will by a strict interpretation of the law be subject to 
duties, & some very heavy ; but I should imagine a 
representation & letters from you to the Commissioners 
of the Customs, specifying that they all came from Eng- 
land, are not meant for sale, but private use, belong to a 
Briton returning to his native country with the design of 
finishing his days there as a peaceable subject, would 
procure me a license for landing them free from duty, 
upon proper assurance given that the package contains 
no smuggled article whatever, neither tea, coffee, choco- 
late, &c. Shall be glad to know whether you can assist 
me in this business consistently with your public charac- 
ter, & without giving umbrage to your friends by attempt- 
ing to serve me. Should you not be able to serve me, 
still if you have any letters which you would wish to 
entrust me with to be delivered with my own hands, I 
shall attend to it, the same as if you could help me. 
I was very anxious for your arrival & being recognized 
by Congress ere a certain person could be seated in the 
chair, lest the public should suffer damage, by measures 
adopted for the purpose of gratifying private malice. 
M rs Gordon unites in regards to self, Lady & children. I 
have the happiness now & then of seeing & conversing 
with your amiable daughter. I remain, dear Sir, 
Your Honour's most obedient, humble servant. 

William Gordon. 


Jamaica Plain, March 15, 1786. 

Dear Sir, — Your obliging letter of 14 th Feb y , re- 
ceived last Sabbath evening, has convinced me that I 
judged right in numbering you among my real friends. 


The spirit of the Americans in continuing to abuse 
Britain, &c, tho' peace has been established, has recon- 
ciled me greatly to the thought of leaving the continent 
where I should have had no quiet in case of a future 
rupture, unless I would have gone with them in all 
their extravagances. Their malevolence has charged the 
British with bringing the Algerines upon them, & I have 
at times said, where it could be said with safety, that if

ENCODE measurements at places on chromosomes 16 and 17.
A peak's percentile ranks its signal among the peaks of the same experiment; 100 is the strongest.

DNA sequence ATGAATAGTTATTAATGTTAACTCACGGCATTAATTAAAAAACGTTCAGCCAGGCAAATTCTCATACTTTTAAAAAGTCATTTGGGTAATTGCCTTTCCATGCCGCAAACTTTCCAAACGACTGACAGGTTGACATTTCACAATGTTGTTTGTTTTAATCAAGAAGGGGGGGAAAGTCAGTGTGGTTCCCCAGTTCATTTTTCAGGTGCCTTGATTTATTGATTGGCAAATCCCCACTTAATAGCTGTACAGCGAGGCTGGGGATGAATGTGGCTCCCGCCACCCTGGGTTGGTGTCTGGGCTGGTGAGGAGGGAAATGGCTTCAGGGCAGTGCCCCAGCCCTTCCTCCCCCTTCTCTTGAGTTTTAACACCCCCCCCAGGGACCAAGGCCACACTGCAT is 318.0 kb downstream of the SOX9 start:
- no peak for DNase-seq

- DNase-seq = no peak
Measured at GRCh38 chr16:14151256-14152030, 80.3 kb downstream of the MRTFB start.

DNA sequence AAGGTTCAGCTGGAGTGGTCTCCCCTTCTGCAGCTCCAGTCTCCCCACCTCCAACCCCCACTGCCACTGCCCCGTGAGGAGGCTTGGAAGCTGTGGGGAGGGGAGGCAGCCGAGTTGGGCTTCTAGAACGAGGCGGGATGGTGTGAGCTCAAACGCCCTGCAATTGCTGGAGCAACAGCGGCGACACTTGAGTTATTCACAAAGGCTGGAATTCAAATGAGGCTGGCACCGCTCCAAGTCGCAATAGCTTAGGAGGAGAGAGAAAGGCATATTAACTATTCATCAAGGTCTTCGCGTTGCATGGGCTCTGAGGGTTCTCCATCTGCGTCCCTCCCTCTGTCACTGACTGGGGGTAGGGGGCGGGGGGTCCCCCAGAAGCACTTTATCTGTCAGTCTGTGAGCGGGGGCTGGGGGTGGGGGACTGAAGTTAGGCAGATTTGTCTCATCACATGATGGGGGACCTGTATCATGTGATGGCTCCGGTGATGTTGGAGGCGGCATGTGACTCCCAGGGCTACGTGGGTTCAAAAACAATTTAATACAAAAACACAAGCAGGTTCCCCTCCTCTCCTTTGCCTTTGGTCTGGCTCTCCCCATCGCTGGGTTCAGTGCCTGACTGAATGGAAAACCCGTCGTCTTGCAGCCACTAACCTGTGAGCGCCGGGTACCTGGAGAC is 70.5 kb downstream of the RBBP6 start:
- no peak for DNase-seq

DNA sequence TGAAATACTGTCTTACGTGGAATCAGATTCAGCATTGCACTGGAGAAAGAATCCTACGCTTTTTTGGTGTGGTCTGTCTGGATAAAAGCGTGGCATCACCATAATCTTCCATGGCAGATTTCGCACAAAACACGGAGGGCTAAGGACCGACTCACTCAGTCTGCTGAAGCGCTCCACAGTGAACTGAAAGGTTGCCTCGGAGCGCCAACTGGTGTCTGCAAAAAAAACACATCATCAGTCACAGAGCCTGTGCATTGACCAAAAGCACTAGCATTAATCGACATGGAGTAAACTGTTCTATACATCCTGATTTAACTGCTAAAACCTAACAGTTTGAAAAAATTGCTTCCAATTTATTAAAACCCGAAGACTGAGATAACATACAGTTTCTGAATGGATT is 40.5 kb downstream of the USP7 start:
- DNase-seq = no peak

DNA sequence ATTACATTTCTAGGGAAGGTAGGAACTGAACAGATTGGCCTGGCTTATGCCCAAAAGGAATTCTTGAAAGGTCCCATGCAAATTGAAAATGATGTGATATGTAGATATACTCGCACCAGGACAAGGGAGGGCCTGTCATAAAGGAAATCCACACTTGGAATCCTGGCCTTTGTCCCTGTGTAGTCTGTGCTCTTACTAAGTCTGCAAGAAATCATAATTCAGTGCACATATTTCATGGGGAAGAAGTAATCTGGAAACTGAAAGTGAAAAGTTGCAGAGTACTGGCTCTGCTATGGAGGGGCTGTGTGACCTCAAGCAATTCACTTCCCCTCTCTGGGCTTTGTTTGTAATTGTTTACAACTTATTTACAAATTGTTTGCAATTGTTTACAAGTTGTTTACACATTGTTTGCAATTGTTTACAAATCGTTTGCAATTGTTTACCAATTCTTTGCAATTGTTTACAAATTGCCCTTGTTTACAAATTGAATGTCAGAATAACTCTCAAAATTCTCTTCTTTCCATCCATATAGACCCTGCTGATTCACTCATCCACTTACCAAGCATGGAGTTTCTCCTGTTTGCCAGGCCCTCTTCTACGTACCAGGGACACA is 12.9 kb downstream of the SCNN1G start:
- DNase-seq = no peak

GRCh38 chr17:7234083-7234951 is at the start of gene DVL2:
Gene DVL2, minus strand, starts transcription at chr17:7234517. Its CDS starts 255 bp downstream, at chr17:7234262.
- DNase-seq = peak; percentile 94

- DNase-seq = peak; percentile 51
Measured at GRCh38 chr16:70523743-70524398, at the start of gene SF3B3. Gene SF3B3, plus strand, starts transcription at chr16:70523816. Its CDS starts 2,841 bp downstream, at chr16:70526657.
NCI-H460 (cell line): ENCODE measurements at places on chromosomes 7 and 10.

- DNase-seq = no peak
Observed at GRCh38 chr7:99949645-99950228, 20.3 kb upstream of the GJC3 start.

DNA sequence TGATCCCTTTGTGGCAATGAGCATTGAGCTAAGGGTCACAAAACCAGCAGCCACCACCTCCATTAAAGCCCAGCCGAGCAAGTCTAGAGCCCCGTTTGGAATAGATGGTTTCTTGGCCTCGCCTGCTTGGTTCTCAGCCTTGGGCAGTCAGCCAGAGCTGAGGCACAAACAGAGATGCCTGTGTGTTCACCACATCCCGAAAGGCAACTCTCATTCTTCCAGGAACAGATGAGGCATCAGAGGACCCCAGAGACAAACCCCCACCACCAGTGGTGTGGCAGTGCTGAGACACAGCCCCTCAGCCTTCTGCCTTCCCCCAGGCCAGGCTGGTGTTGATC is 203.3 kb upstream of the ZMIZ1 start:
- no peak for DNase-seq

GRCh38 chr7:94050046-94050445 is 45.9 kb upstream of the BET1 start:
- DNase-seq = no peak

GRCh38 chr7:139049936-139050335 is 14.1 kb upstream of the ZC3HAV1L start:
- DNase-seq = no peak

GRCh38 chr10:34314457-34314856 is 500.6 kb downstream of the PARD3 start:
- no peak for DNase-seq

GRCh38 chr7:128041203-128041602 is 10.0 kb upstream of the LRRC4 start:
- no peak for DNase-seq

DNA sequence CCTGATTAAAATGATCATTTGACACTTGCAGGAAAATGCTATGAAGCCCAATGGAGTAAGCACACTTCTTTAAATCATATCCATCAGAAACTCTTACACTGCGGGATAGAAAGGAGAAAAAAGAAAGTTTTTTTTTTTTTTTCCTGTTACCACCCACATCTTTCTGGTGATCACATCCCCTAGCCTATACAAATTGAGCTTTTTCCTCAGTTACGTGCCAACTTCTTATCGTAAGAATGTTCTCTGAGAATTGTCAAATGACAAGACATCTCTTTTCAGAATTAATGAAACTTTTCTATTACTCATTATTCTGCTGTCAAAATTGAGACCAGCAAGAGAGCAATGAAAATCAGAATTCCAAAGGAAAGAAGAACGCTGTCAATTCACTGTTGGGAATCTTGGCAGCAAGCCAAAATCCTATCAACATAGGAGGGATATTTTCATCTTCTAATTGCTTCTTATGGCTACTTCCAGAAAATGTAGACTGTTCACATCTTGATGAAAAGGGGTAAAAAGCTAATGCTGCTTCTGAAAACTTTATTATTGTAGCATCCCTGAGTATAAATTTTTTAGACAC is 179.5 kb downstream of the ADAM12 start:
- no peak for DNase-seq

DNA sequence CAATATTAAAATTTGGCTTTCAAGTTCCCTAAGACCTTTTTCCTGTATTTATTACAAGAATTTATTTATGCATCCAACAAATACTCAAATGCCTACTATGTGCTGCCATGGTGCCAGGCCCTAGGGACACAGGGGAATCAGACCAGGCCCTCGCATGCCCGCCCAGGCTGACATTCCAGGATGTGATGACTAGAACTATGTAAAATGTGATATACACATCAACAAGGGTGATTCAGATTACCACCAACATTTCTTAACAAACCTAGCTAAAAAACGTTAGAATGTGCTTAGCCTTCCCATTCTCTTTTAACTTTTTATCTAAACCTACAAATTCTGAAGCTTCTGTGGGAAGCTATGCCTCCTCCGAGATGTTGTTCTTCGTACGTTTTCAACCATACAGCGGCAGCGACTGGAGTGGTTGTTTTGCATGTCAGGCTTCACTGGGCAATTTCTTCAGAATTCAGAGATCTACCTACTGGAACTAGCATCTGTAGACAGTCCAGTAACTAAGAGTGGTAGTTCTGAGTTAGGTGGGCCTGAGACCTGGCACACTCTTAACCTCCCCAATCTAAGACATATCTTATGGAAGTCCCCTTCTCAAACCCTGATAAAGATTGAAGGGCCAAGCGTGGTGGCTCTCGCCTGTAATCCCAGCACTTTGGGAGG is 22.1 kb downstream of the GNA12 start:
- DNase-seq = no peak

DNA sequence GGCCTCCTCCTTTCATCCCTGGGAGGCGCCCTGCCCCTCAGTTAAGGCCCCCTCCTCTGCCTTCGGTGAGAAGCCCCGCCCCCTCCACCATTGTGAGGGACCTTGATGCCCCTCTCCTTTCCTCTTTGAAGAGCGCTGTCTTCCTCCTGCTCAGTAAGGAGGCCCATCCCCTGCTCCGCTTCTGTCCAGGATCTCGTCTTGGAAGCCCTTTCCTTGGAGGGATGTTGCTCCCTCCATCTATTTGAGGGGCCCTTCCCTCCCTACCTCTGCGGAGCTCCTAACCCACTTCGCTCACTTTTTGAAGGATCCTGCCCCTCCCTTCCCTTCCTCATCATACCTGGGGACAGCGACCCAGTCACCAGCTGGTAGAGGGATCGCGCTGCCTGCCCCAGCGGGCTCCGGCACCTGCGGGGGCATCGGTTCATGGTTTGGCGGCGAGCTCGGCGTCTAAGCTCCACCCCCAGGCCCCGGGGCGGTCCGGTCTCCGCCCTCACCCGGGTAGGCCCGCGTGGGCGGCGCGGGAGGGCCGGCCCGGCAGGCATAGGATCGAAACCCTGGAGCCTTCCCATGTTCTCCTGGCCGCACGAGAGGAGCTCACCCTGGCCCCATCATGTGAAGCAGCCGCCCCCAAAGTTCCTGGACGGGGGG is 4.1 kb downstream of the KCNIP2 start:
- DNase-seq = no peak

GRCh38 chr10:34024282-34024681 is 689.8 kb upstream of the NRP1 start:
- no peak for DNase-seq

the plague was to break out among them they would be 
ready to impute it to the king's being in league with the 
prince of the power of the air. You have had your turn ; 
& now it is mine to be abused in the public papers. Some 
suspect whether the little man upon the hill has not his 
hands in this dirty business. He may justly dread an 
impartial, independent historian. Should you visit Boston, 
& he know the time of your coming, he may get well 
enough to visit New York & occupy a place which deserves 
a person of more abilities & true dignity. You will ask, 
how do you bear the drubbing ? Like an old countryman 
that possesses mens conscia recti. Would you think it, & 
yet so it is, M r Mumford, who rides post from Boston 
through Providence & Newport to New London, told me, 
that it was objected I was friendly to you, & therefore 
nothing could be expected from me favourable to Amer- 
ica, upon which I shewed him M r Adams's letter that he 
might assure the objectors that you was friendly to 
America. Am obliged to you for subscribing, & hope 
you will have pleasure in reading. Shall get some of my 
friends to republish in the London papers the scurrilous 
paragraphs that have been printed at Boston, that so the 
British may be animated to subscribe. Wont that be a 
good scheme to take in the green horns of America, who 
see not the operations of their own malice for frustrating 
their very intentions ? Will take care to present your